A lot can happen in 10 days.

 

 

Ok -- I disagree with the concept of vote parking at this point. Not sure what evidence you have beyond wishful thinking that this is not a decision based on all the choices people have. There is no reason to take a vote from the NDP and give it to someone else when they are leading in the last ten days.

I agree (b) might be true although we have not yet seen the NDP momentum falter. If it is going to then this will be evident this week. But you are saying this based on absolutely no evidence (my reason for suggesting you were being hopeful).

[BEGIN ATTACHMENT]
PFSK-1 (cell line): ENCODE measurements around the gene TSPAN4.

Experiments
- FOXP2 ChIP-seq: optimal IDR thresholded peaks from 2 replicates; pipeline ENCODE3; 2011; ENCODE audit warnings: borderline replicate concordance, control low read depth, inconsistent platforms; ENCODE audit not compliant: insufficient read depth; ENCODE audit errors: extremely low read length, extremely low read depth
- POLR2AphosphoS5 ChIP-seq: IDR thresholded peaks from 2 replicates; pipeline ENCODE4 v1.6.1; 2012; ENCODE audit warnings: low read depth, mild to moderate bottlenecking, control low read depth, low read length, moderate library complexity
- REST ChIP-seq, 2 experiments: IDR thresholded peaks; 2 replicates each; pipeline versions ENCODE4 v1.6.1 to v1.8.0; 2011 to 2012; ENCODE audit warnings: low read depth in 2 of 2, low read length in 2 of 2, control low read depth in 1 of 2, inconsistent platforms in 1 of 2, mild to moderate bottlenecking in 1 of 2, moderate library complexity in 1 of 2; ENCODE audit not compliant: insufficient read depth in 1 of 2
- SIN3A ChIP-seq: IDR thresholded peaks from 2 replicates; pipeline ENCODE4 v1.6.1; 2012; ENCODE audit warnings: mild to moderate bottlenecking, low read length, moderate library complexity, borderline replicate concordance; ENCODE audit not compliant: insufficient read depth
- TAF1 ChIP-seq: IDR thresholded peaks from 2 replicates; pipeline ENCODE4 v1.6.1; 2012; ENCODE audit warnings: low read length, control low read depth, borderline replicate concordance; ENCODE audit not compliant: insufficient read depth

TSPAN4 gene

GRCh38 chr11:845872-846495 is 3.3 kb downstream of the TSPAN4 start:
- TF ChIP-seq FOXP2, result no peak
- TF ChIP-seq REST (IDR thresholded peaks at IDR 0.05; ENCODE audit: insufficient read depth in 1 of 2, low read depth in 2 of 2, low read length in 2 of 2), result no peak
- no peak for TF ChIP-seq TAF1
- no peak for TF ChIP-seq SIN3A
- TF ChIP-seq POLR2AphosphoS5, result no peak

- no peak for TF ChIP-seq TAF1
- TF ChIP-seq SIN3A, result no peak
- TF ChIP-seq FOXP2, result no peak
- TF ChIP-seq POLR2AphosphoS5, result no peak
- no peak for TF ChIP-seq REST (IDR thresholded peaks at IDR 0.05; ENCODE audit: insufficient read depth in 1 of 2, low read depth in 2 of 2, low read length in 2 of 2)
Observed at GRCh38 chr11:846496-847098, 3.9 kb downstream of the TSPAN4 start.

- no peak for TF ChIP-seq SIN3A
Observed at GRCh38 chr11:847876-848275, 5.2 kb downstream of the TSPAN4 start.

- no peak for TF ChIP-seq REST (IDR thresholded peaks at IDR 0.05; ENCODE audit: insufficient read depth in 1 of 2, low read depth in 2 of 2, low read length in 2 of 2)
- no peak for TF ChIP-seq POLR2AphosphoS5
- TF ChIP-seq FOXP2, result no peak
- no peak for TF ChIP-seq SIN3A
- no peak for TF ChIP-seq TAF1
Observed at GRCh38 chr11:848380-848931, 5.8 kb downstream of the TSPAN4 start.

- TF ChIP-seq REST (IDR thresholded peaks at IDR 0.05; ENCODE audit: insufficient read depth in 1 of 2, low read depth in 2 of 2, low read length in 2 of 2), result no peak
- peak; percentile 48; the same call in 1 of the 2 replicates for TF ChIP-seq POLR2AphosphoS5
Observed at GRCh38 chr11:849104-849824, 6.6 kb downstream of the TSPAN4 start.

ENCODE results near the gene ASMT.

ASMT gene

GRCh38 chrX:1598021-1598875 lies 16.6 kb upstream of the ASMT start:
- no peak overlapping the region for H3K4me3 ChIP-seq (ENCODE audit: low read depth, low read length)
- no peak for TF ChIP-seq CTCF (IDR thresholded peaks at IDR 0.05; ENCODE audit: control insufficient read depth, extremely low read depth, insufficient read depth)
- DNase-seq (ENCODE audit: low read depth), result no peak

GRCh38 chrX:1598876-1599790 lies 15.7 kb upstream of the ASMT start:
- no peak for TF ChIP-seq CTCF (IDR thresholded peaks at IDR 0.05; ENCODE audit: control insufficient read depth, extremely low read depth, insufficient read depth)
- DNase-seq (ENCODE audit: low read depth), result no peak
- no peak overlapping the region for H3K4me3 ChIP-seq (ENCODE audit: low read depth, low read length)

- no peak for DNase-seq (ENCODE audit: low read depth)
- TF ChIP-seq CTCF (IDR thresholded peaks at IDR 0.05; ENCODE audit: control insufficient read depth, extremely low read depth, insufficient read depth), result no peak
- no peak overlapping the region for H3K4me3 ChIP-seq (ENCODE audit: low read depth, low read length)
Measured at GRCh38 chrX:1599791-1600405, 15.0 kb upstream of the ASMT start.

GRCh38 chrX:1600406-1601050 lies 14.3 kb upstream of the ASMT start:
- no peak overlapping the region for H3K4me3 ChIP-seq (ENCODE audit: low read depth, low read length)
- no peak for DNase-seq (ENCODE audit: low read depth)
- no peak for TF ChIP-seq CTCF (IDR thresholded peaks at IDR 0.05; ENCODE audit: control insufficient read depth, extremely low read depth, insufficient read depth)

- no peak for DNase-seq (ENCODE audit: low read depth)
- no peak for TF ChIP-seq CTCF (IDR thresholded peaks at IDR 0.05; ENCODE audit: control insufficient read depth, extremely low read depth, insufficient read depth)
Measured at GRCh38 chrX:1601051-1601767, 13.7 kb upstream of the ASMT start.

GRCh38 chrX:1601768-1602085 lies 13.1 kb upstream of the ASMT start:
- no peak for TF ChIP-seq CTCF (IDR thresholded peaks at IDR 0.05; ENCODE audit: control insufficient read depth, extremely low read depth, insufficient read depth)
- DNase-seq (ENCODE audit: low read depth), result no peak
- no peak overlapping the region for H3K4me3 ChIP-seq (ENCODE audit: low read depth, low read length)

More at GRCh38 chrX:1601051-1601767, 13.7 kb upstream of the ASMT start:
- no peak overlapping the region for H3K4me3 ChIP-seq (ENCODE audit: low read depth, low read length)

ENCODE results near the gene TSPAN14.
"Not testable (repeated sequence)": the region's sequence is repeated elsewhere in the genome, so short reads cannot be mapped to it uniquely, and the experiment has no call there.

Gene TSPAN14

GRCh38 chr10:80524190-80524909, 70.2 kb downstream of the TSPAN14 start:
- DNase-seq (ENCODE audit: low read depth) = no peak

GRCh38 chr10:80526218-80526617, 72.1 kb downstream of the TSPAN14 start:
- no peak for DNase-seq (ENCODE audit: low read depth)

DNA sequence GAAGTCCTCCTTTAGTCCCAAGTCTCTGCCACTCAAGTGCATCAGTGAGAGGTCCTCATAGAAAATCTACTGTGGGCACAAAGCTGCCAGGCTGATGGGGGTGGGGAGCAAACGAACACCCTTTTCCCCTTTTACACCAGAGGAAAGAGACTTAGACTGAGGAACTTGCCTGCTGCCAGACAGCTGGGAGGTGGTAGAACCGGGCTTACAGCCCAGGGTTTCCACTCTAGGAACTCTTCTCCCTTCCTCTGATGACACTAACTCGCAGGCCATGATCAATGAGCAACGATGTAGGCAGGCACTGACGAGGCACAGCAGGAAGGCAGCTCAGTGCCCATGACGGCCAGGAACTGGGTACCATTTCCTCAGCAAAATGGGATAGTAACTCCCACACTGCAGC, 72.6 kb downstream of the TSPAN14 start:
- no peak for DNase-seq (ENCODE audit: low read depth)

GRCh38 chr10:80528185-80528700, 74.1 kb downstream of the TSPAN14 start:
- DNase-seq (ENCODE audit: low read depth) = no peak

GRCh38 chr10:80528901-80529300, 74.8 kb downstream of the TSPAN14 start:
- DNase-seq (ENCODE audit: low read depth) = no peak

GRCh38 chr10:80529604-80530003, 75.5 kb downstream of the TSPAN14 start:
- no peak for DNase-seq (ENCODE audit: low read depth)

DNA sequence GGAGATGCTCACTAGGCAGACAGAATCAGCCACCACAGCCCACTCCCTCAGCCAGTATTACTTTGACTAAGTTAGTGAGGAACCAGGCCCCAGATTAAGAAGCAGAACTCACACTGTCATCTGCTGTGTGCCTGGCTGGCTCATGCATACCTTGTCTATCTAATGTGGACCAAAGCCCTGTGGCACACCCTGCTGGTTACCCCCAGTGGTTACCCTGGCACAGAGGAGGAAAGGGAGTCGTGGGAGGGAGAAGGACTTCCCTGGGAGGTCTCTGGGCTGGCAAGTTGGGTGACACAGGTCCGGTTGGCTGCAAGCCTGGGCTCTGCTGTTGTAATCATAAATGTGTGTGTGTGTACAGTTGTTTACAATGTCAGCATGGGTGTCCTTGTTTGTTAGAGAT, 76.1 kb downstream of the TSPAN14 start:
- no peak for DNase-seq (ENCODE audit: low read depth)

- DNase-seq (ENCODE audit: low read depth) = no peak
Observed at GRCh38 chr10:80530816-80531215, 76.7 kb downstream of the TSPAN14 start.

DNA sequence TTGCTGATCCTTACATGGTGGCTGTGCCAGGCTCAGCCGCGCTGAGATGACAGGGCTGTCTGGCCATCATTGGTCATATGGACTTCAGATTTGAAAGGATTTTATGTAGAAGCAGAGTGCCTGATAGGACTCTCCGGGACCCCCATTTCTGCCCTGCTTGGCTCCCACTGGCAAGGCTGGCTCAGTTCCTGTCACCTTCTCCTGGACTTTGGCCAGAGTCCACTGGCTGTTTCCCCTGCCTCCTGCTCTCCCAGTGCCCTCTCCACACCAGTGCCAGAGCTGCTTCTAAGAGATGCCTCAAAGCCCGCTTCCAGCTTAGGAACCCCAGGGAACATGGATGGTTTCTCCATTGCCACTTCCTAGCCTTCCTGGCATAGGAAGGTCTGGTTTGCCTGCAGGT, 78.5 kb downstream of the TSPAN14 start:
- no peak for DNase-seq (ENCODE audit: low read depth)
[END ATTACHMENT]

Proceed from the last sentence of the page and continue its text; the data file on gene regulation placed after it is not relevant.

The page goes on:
I think that (c) is not new at this point and if anything more and more of the media are giving up on the idea that the Liberals are still in it right now.

I think on (d) you have half a point but that most are not open to Wynne and the the thing Horwath had to do was prevent Ford from winning.

I think (e) is marginal. Incumbancy is not a big thing when the government is as hated as this one is. I agree the level of hatred is irrational but it is there. Demographics might not be as big a factor as it has in the past if the younger generations decide they don't want a Trump-like premier for Ontario. (Yes I know Ford is not Trump but there are reminders.)